Using Science Education to Shape a Better World




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Sep 23, 2020
by Mira Merchant
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Using Science Education to Shape a Better World

Through her work with the Smithsonian Science Education Center, Salzburg Global Fellow Carol O’Donnell aims to transform K-12 science education around the world Carol O'Donnell at Salzburg Global Seminar in 2019 (Photo: Katrin Kerschbaumer)

In a world where science is often politicized, science education is perhaps more critical now than ever before. One Salzburg Global Fellow hopes to transform science education by providing communities worldwide the resources needed to educate students and inspire them to use science to make a difference.

Carol O’Donnell is the director of the Smithsonian Science Education Center (SSEC), one of 34 organizations that make up the Smithsonian Institution. SSEC dedicates itself to transforming the learning and teaching of K-12 education through science. The center facilitates this through collaboration with communities. In her role, O’Donnell oversees all of the SSEC’s business, philanthropic, and programmatic decisions, and its mission and vision.

The Smithsonian Institution and the National Academies of Sciences, Engineering, and Medicine jointly founded the SSEC. Today, the SSEC works across 140 countries through the InterAcademy Partnership, a collaboration of national academies, as well as organizations within each country that serve their local communities. The SSEC’s portfolio of training programs, curricula, and resources has been in use for over three decades and is a crucial addition to many classrooms around the world.

Two main issues the SSEC hopes to tackle both revolve around accessibility. The first is the broad idea that science is not necessarily accessible to young people. As O’Donnell says, “[We don’t want] science… viewed as something that is elitist, and [that] only the top, the best and the brightest understand science… We don’t like the fact that people say science as hard as if it’s something that’s not accessible to all.”

The second issue is the accessibility of science education programming. The COVID-19 pandemic has completely transformed education delivery, but not every student has access to Wi-Fi, computers, and other tools that allow them to continue learning. As O’Donnell says, “If you rely on just creating virtual webinars and things like that, and think that everyone’s going to be able to access them, you can’t.” One example of SSEC’s community outreach initiatives is in Mexico.

O’Donnell says, “In Mexico… we work with an organization called Innovec… When COVID-19 happened, we worked with the World Health Organization and the InterAcademy Partnership to develop content to educate youth on how to protect themselves from COVID-19. And so we would then work, for example, with Innovec in Mexico, who would then take that content and create virtual webinars or even television shows for their children throughout Mexico, because they’re at home… And their Ministry of Education is working with television programing to bring content to their children, to the students… We work with community partners all over the globe to be able to meet the needs of how they disseminate content.”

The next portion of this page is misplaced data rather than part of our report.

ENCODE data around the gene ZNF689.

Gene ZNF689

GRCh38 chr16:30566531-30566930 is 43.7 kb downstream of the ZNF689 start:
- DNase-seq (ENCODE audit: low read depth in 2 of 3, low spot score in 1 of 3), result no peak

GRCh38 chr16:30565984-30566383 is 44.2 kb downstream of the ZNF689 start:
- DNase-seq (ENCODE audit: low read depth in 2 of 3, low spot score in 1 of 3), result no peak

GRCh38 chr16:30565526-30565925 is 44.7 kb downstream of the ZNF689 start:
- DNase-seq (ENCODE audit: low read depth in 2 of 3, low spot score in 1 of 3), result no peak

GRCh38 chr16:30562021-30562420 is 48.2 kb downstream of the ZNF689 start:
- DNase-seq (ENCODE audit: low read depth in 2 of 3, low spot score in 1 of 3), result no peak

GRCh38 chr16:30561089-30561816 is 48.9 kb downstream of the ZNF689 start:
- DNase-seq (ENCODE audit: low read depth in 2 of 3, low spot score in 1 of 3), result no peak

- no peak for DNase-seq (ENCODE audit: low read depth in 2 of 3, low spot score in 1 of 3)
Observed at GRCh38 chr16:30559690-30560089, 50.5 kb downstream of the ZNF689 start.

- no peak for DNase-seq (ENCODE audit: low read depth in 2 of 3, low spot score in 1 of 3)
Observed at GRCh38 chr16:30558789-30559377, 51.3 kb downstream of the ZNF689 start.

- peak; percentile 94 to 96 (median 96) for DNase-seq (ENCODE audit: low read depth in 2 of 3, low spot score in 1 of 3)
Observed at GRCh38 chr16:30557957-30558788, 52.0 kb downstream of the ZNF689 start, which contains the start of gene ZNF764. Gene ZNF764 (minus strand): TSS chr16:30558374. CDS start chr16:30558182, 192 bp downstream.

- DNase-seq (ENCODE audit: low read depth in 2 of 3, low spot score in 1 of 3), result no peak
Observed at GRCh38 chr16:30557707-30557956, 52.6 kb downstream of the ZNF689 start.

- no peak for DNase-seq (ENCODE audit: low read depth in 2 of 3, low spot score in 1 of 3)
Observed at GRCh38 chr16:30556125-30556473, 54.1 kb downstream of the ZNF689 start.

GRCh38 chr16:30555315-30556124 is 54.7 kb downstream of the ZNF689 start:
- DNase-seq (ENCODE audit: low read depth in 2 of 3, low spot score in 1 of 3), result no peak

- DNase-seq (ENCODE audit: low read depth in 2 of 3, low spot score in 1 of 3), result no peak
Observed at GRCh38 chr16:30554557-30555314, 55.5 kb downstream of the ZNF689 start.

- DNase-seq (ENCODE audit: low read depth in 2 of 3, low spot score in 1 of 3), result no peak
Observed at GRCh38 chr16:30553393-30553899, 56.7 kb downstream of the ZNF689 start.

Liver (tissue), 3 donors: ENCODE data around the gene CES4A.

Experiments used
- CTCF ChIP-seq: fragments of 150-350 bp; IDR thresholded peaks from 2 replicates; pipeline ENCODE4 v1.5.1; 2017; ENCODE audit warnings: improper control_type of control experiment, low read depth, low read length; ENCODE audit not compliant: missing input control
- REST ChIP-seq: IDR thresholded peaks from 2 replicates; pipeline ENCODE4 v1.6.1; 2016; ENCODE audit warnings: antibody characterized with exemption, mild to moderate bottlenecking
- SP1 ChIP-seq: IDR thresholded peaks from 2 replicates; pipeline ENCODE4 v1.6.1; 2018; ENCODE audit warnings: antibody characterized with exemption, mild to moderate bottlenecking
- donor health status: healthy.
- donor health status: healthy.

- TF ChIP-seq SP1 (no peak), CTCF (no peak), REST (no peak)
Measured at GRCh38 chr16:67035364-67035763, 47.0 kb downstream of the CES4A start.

O’Donnell attended the Salzburg Global program, Social and Emotional Learning: Time for Action, held in March 2019. While in Salzburg, she connected with colleagues around the world, many of whom were experts in the field of social and emotional learning, a topic she says is crucial to include in science education.

“One of the things that, as science educators, we have been remiss in doing for years is understanding the importance of integrating social-emotional learning into the teaching of science. And yet when you look at the number of employers who, when they are asking for the most important skills, it’s not necessarily the hard skills, it’s the soft skills that they’re drawing on.”

By combining the “soft skills” associated with social and emotional learning, as well as the “hard skills” associated with STEM education, O’Donnell hopes the SSEC’s programs can provide students with the tools they need to make informed decisions and spark change in their communities – and their own lives.

O’Donnell says, “[It is important] to [be] certain that we are doing everything we can to educate students through science. That’s our mission: K-12 education through science. And we use science as a hook to help educate them on things that are of interest to them but from their local community perspective. And so I think our role is to just make certain that students understand the underlying science of issues, complex socio-scientific issues that they face so that they can use that science to make better decisions and hopefully use it for social good.”